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Not m,uch real advice other than what everyoen else gave. I would definatly try WIC. If you are gettng food stamps than there is no reason you wouldnt' qualify. An they give cheese (which i asume you can eat as i didn't see it listed) and eggs. And tehy also give out vouchers (in our area anyway) in teh summer for fresh produce form farmers markets. Also they will give nursing mothers dried beans, and tuna. And infants can get cereal (iron fortified) formula, juice and as they get older cold cereals, milk, cheese, peanut butter, eggs, etc. My kids have never had any sort of blood work a twic, nor had i . We jsut submti the records form teh Dr's whne we recieved wic. ALSO they will not give you the breastfeeding benefits if you are recieveing formula.. (at least we were told so). And if i am correct you cant' use your food stamp money to by paper products can you? so cutin back on those in your regular budget could free up some money there to buy food. And quite franlky if there was not enough food in my home to feed my family i would do whatever possible to get some. Wether it be to go off my diet, have dh go off his diet get a job, stretch my patience a bit to take care of soemoen elses child. learn to eat things i didn't liek etc. I understand that you sadi the diet is making your health better and are off meds. I'm making an assumption here, and correct me if I'm wrong.. If you are recieving Food stamps then you qualify for health ins, right? so they will cover your med if they are prescribed and you cannot afford them . IMO it woudl be better to be back on teh meds for a while and get you finances inorder than to be off them and be starving (wel nto starvign casue you're livign on steak) but struggling to meet a family's needs. Also I believe you mentioned tha tyour DD went ot teh Y for preschool? is that rigth (or am i confusing posts?) could that expense be cut? since you later mentioned that you wanted to homeschooL. I'm sure it wil be tough but our monthly food allowance is not much higher than what you are getting from foodstamps.. we spend abotu $250 every six weeks. Which is actually only about $42 a week. We eat meat. a fair amount of it actually. But we get buy and since we don't qualify fo rassistance we have to scimp that amount from our checks. Goos luck to you. I woudl seriouly tal kto your Dr though adn see if you could modify the diet a bit or go back on teh meds to get on your feet
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#101 of 105 Old 01-27-2006, 04:55 PM - Thread Starter
 
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I don't have a lot of time, so I'll just respond to the basic points.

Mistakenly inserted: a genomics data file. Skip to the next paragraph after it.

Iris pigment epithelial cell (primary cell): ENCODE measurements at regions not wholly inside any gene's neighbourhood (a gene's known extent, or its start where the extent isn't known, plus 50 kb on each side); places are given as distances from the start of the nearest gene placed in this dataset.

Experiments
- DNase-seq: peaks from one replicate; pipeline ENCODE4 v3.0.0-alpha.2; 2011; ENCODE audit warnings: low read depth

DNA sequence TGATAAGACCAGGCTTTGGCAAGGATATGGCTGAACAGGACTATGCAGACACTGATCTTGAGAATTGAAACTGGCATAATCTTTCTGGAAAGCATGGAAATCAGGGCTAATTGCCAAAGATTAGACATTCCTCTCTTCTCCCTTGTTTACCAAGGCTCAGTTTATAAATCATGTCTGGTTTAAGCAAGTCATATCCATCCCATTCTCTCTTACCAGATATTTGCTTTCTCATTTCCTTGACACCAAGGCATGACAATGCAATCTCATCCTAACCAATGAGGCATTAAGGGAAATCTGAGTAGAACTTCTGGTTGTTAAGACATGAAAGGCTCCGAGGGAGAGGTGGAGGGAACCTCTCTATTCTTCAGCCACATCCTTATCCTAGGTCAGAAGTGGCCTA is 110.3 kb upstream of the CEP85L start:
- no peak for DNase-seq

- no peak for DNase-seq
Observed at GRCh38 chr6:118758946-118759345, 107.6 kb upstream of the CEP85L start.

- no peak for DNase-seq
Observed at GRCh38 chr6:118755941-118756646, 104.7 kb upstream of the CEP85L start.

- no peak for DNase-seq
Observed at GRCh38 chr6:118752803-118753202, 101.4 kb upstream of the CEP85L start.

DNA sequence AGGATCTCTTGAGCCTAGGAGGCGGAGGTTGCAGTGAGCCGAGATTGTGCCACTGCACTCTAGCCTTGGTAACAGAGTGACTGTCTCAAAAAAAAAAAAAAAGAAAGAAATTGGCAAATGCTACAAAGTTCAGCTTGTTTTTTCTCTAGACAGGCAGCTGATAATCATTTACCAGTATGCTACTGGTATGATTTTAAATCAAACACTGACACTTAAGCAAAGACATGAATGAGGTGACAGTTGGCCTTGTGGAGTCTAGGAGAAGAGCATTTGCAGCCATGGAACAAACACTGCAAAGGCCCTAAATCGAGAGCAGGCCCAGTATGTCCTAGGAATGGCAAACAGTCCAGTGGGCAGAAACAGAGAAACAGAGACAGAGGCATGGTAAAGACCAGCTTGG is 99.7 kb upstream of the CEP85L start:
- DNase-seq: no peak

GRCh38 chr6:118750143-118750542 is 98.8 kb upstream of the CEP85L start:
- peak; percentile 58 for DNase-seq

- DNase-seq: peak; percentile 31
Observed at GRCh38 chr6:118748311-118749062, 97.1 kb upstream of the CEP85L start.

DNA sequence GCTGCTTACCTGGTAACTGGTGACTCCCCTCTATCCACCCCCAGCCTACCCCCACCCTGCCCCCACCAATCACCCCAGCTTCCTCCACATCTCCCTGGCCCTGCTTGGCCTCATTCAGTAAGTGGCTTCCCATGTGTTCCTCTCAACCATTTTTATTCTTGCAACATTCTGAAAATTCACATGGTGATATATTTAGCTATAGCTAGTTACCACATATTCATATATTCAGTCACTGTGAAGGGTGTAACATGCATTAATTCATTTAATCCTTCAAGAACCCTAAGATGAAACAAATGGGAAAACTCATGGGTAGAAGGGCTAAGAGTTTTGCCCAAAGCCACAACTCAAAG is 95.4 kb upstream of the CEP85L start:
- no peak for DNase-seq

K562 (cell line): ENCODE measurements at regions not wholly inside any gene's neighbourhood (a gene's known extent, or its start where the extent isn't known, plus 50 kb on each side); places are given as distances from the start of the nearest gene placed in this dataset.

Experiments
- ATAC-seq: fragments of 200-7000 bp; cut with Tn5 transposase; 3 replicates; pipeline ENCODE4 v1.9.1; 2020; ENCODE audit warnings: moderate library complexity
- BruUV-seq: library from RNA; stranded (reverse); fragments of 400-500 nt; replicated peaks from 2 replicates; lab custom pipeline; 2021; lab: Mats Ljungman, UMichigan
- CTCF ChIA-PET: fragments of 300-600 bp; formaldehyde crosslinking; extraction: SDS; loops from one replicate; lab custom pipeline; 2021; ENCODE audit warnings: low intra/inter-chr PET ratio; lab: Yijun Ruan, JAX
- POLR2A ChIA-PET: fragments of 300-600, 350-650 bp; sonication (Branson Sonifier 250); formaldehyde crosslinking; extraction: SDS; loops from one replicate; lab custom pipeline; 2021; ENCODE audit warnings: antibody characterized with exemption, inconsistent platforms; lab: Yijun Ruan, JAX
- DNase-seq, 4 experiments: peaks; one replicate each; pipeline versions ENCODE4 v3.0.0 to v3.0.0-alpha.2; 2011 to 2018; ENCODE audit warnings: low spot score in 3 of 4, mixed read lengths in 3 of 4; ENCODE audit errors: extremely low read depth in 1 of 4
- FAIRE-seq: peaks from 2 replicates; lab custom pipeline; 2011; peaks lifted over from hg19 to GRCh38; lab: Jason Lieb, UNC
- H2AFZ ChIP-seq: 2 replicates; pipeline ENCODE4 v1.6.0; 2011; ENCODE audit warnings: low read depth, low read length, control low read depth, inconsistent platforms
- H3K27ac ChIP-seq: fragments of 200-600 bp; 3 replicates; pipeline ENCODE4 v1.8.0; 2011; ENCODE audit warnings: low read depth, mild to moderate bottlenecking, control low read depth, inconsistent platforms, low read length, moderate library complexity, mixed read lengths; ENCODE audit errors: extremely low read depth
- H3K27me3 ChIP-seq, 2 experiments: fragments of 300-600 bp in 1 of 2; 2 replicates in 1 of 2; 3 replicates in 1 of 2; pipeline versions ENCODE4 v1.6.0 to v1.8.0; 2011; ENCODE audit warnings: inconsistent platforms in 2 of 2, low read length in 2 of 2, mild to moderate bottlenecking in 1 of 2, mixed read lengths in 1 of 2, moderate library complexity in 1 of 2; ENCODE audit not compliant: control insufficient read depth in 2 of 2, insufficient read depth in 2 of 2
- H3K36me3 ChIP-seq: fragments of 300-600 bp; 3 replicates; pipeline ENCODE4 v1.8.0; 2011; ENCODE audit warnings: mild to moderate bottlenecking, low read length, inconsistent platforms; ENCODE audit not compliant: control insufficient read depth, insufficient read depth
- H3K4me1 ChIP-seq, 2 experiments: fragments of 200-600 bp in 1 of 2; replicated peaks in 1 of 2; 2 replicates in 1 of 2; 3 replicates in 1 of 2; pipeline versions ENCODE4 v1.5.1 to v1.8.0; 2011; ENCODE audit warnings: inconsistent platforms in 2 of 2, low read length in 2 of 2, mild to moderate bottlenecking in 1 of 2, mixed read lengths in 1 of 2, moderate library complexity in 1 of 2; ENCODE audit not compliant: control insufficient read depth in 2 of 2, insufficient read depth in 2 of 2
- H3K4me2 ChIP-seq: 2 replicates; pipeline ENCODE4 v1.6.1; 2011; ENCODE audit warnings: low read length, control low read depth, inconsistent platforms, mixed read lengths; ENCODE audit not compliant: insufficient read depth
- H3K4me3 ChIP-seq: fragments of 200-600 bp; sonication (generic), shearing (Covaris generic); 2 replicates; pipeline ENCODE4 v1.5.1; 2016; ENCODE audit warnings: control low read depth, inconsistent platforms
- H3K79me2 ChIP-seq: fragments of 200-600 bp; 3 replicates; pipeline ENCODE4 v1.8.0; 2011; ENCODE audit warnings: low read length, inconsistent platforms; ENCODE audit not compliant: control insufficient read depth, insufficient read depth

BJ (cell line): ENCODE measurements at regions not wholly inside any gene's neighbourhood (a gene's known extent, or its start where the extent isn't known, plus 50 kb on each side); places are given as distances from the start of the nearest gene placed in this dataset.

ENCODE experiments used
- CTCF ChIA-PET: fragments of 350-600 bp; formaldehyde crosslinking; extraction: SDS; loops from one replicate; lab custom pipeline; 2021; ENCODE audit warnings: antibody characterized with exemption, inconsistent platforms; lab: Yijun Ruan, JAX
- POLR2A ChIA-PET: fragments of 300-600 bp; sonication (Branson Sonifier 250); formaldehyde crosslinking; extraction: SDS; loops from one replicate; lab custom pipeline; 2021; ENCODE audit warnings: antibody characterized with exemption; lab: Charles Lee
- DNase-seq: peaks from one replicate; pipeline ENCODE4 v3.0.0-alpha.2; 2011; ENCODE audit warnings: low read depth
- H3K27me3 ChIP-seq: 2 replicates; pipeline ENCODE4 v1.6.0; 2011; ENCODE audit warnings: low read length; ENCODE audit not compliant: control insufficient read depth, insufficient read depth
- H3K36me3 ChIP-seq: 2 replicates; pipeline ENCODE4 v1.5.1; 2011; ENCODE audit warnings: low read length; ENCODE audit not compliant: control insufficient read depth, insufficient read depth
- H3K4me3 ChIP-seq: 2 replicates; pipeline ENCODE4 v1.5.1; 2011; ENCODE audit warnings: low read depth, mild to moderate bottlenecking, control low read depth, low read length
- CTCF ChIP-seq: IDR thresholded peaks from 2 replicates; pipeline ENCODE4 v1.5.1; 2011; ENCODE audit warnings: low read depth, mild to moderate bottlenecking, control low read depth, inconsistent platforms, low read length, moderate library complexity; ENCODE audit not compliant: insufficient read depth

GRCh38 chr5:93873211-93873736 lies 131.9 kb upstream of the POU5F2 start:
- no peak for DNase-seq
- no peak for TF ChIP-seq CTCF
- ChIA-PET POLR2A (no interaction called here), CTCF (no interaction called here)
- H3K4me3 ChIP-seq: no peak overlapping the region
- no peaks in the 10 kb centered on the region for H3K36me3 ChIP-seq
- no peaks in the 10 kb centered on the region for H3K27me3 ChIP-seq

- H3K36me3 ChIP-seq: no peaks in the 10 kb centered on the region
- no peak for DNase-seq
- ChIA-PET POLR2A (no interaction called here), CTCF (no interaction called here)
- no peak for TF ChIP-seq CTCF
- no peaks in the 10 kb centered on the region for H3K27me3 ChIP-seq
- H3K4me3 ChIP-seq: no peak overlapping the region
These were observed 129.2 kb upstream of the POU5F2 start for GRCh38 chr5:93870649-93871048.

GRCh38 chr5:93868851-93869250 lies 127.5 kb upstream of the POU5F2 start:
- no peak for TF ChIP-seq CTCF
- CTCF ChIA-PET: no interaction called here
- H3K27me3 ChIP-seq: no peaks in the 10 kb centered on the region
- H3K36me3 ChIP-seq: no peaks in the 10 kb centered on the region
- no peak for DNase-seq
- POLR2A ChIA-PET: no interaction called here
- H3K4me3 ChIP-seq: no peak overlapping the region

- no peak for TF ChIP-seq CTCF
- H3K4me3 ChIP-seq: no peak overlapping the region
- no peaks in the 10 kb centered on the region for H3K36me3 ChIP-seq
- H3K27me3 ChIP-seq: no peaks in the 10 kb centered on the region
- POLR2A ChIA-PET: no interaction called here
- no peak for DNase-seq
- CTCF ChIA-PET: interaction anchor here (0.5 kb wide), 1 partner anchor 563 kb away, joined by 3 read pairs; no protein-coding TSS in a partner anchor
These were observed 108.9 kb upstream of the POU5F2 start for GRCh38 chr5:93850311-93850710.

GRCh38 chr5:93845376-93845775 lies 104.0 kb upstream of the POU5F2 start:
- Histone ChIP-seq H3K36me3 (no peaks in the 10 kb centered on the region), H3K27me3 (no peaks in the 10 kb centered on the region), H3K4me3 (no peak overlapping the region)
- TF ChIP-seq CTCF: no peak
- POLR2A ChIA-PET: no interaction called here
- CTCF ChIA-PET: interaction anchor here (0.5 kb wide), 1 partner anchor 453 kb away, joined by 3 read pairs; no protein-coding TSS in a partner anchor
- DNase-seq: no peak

DD is not in preschool, one is 7mths, one is 9yrs. DD is homeschooled now because of problems with her school here. (which so far is a nightmare, but that's for a different thread)

Going off the diet is not an option for me. Meds have horrible side effects. Including, if I stop eating this way I gain about 15lbs a MONTH! How can being unhealthy be better for my family???

No, we do not qualify any longer for medical insurance. We did until DH got a job. Even though his current job doesn't offer ANY benefits.

I understand that everyone has different priorities. But IMO to suggest going off a diet that has made someone much healthier is ridiculous.
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#102 of 105 Old 01-27-2006, 04:57 PM - Thread Starter
 
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Oh, I got a couple chilcken books from the library the other day... it looks a lot more complicated and expensive than I was thinking. But I'm not giving up the idea yet.

I think I will need some good rabbit recipes. Especially if there are any that mask the taste of rabbit. DD would have a fit if she knew she was eating bunny... she's exceptionally sensitive.
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#103 of 105 Old 01-27-2006, 05:49 PM
 
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Absolutely any recipe that calls for chicken can be used for rabbit. You may just have to cook it a little more slowly if it's wild rabbit. Oh, and I prefer to cook it w/lots of liquid, since it's not very fatty. That will keep it from drying out.

Really, the chickens are not that complicated or involved at all. The books will make it seem like it, though. As long as you have a secure coop (just big enough for them to fit nicely on a roost (which can be made from a tree branch or sapling, and put it about 18" from the ground for small breeds and 2' for large breeds), and have room to jump down in the morning. Make sure there is a good latch, and plenty of ventilation (which can be coverd w/a tarp or plastic, or whatever in bad weather) so amonia smells don't build up and make them sick. You can use shredded newspaper to absorb waste, if you can't afford hay or pine shavings. Just change it out often so they don't get sick. If you keep them well ventilated, fed, watered, and sheltered from the rain/wind, and keep the coop clean, you will have an easy time of raising them. Feed the laying hens a laying mash ration (crumbles are best, rather than pellets, imo), and if you have any roosters, all they need is whatever you are feeding the hens. In the winter, give them half laying ration, and half scratch grains to help them stay warmer (carbs). Other than that, feed your veggie scraps (after you use them for making stock!), leftover beans, whatever--just no raw potato skins or meats), and they will be happy! And you can install (for way cheap!) a regular floodlight to increase their winter laying (stimultes them like daylight would), and/or put in a heat lamp for cold nights (if they spend their energy keeping warm, they will not always have enough for laying eggs).

Happy Homesteading Homeschooling Homebirthing Beekeeping Dready (& a bit redneck even) Mama to 4 fab kids :  dd (23), dd (13), ds (11), dd (5)

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#104 of 105 Old 01-27-2006, 06:20 PM - Thread Starter
 
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See Chicky2, you make it sound so simple and worth it!
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#105 of 105 Old 01-27-2006, 07:34 PM
 
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LOL, it is!!!

Feel free to email me privately w/any ?s, or just post 'em here! I'm excited for ya! Raising your own food is soooo fun, healthy and educational!

I'm having fun looking thru the McMurray catalog at different breeds. We have an incubator and 2 brooders, and plenty of space, so we'll be starting our own. I will do both chicks and keats in the incubator, plus order a bunch of chicks 'cause I have a hard time waiting for hatching, lol! We are securing things better so we don't have any dog attacks! I was sooo upset when the strays got 30 of my chickens in 2 different attacks.

Btw, you will be amazed at how tame chickens can be. You will come to really love watching them and their different personalities. Ours will roost on our arms while we pet them.

I'm thinking of trying my hand at ducks this year, too. Suppose to be some great meat, and easy and cheap to raise!

oh, and my email is theherbmama3@earthlink.net

Happy Homesteading Homeschooling Homebirthing Beekeeping Dready (& a bit redneck even) Mama to 4 fab kids :  dd (23), dd (13), ds (11), dd (5)